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Processes of dissociative evaporation involved into sublimation growth of bulk AlN crystals

Boris Epelbaum ,  Octavian Filip ,  Paul Heimann ,  Ulrich Seitz ,  Albrecht Winnacker 

CrystAl-N, GmbH, Dr.-Mack-Strasse 77, Fuerth 90762, Germany


Single-crystalline AlN is the best substrate material for high Al content AlGaN-based optoelectronic devices performing in deep UV spectral range. High-purity AlN is optically transparent in UV and closely lattice and thermally expansion matched to the layers needed for the device structure, allowing for low dislocation density in the active region of the device. During last years the feasibility of bulk AlN growth using sublimation growth method at temperatures above 2200 C has been demonstrated by few research teams including our CrystAl-N GmbH (former research group at University of Erlangen; Germany). However, an understanding of sublimation and growth mechanisms of AlN during high-temperature PVT is still quite limited (an example here could be the well-known fact that nobody until now was able to explain very different growth habit of the crystals obtained in different crucibles/hot zone materials).

In his pioneering work [1] G. A. Slack assumed the growing (as well as evaporating) surface of AlN to be covered with a layer of liquid Al metal. This layer captures monatomic nitrogen atoms with unit probability, but it is unable to utilize N2 molecules, as their dissociation energy is too large. Slack proposed crystal growth rate to be limited by supply of thermally dissociated (active) nitrogen. An interesting model for thermal decomposition of nitrides has been proposed by B. V. Lvov [2]. He succeeded to fit main kinetic characteristics of AlN evaporation considering partial evolution of nitrogen in the form of free atoms according to the equation AlN(s)->Al(g)+0.6N+0.2N2.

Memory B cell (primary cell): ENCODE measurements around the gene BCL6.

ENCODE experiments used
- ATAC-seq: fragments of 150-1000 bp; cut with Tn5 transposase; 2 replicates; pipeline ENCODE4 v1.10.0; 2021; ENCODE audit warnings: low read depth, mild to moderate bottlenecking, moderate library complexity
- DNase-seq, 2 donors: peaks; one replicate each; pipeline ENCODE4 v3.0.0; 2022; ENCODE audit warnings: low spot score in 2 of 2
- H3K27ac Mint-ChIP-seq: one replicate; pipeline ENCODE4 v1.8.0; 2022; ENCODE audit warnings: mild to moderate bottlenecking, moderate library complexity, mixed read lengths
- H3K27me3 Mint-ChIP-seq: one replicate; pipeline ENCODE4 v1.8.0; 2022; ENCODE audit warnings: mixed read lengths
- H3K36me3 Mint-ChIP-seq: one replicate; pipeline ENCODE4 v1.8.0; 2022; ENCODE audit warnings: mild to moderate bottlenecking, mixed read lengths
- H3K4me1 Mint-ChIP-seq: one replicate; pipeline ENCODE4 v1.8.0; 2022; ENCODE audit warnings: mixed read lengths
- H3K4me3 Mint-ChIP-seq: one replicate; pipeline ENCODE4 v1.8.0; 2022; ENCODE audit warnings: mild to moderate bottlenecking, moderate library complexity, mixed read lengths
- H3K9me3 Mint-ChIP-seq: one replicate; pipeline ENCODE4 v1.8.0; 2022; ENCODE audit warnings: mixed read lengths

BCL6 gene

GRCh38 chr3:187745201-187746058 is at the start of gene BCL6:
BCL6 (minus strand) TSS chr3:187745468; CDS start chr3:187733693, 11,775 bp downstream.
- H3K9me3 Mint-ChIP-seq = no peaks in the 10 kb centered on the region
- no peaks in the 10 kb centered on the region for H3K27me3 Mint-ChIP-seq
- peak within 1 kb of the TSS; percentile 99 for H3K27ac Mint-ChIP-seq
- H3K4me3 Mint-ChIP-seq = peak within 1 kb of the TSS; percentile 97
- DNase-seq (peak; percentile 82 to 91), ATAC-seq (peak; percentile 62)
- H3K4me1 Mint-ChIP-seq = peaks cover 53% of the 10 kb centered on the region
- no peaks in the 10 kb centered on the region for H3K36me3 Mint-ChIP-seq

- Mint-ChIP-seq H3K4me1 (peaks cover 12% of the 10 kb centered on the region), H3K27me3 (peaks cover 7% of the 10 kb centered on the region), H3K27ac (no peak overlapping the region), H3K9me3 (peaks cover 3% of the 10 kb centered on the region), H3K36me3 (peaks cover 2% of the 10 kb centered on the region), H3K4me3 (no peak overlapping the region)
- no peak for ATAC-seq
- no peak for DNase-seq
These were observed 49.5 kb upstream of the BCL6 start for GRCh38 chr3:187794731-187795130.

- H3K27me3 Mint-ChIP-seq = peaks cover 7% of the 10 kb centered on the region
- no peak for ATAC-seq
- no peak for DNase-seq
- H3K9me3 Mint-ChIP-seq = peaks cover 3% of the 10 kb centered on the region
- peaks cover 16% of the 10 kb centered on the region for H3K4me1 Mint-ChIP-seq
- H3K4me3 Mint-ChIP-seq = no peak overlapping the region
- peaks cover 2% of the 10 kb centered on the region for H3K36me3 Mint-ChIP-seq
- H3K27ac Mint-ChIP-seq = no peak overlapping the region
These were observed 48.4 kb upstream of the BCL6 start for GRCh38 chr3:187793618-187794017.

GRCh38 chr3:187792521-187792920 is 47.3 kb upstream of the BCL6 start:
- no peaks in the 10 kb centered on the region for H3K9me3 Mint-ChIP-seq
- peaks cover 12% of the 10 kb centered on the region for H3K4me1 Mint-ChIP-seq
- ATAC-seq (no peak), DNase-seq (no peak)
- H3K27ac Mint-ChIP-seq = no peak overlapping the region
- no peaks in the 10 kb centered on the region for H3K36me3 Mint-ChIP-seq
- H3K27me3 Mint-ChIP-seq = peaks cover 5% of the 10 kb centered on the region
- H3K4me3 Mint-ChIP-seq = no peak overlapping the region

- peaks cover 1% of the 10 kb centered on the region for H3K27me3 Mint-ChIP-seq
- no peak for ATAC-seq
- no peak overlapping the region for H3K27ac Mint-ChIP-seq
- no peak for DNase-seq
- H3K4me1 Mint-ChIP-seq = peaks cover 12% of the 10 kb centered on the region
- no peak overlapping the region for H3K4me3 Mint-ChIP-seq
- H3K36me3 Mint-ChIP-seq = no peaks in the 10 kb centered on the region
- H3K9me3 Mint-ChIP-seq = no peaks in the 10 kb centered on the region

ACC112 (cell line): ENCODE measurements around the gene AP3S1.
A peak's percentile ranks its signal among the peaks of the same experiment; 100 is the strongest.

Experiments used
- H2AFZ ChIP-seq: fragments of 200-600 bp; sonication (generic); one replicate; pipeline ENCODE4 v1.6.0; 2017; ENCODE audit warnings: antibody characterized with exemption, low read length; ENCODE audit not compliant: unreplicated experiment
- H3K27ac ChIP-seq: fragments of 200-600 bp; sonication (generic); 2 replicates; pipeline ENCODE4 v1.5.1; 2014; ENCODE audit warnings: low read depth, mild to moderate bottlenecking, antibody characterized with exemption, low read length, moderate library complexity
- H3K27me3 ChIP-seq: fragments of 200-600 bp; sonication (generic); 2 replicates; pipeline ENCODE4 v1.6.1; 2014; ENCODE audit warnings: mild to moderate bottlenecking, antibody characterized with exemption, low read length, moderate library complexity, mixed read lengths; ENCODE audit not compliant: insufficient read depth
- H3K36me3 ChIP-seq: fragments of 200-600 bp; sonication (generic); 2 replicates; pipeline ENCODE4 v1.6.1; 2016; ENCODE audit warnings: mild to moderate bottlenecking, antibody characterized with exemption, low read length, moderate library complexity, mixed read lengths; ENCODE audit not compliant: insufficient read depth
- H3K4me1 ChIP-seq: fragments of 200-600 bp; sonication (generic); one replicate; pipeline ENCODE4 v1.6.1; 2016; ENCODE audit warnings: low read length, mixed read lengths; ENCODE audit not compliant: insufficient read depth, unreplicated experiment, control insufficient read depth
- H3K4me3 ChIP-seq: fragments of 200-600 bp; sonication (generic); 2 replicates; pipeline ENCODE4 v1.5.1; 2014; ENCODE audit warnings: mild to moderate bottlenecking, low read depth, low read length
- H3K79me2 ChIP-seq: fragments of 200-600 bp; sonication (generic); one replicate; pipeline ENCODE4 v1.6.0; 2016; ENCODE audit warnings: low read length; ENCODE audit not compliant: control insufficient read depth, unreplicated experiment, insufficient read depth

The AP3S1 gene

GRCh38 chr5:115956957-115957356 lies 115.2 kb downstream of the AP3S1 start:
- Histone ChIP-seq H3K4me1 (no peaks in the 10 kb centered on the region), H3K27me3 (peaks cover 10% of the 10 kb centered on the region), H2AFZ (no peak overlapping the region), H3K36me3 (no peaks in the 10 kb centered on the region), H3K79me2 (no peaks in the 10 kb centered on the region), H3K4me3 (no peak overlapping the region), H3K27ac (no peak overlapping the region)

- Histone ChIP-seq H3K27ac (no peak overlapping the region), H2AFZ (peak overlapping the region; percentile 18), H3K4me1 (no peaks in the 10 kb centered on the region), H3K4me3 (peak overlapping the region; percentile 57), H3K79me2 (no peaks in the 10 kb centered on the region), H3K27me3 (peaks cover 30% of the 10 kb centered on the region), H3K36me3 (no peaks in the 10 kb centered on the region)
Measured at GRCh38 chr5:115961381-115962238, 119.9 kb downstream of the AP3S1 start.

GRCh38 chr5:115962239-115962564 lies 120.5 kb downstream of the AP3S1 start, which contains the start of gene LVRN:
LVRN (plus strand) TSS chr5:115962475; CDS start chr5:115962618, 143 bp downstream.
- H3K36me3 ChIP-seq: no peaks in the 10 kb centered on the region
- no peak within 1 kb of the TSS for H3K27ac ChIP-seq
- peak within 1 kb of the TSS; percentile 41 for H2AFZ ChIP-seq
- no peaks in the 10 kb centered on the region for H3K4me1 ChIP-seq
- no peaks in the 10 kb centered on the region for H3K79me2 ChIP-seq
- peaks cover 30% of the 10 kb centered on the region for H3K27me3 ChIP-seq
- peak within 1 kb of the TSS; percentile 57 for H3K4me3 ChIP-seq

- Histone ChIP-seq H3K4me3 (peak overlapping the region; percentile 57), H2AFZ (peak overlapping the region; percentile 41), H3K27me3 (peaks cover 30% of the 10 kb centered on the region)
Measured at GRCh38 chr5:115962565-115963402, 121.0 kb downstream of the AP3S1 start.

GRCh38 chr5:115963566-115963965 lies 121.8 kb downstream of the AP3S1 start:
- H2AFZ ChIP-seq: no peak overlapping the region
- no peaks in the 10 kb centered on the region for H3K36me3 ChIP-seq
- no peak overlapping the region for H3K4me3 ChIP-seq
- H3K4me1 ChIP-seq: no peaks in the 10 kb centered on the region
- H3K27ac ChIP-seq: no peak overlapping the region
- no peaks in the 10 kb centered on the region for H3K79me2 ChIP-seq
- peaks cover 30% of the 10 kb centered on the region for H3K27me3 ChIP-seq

In this presentation we will discuss different aspects of dissociative evaporation involved into sublimation growth of bulk AlN crystals and show the influence of liquid Al condensation on the interface of the growing crystal on its morphological stability and crystalline perfection:

 (i) Evaporation process inside the charge powder. Evaporation rate in the beginning of the process is strongly different from that of the later stages. Complex character of the initial evaporation stage is the result of superposition of two contrary effects: (1) enhanced evaporation of small particles/sharp corners consumed within the initial process stage and (2) slowed evaporation during the incubation period of accumulation of Al-melt having strong catalytic influence on evaporation process. Charge powder will be shown to be an important source of active (atomic) nitrogen additionally to thermal activation.

 (ii) Growth process. Correct prediction of crystal growth rate requires consideration of transport mechanisms relevant for both components: aluminium gas and atomic nitrogen (including its recombination into N2). Al-melt accumulation on the growth surface depends on component supply rate and also on growth temperature. Surface diffusion driven by radial temperature gradient appears as an important redistribution mechanism of Al-melt adsorbed on the growing surface.

 (iii) Specific crystal defects related to dissociation are bubble-like Al inclusions ranging from sub-micron up to 10 µm in diameter and locally disturbed crystal areas grown under strong excess of bulk Al-melt.

 Finally the latest results of successful growth of large (> 2 inch) AlN crystals nearly free of Al inclusions achieved by CrystAl-N GmbH will be presented. The crystals grown in tungsten crucibles are of excellent chemical high purity ensuring their transparency to UV.

 [1] G. A. Slack: Aluminum nitride crystal growth, Final Report, Contract No. F49620-78-C-0021 (1979)

[2] B. V. Lvov. Thermochimica Acta 373 (2001) 97-124


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Related papers

Presentation: Oral at 17th International Conference on Crystal Growth and Epitaxy - ICCGE-17, Topical Session 3, by Boris Epelbaum
See On-line Journal of 17th International Conference on Crystal Growth and Epitaxy - ICCGE-17

Submitted: 2013-03-31 19:01
Revised:   2013-03-31 19:03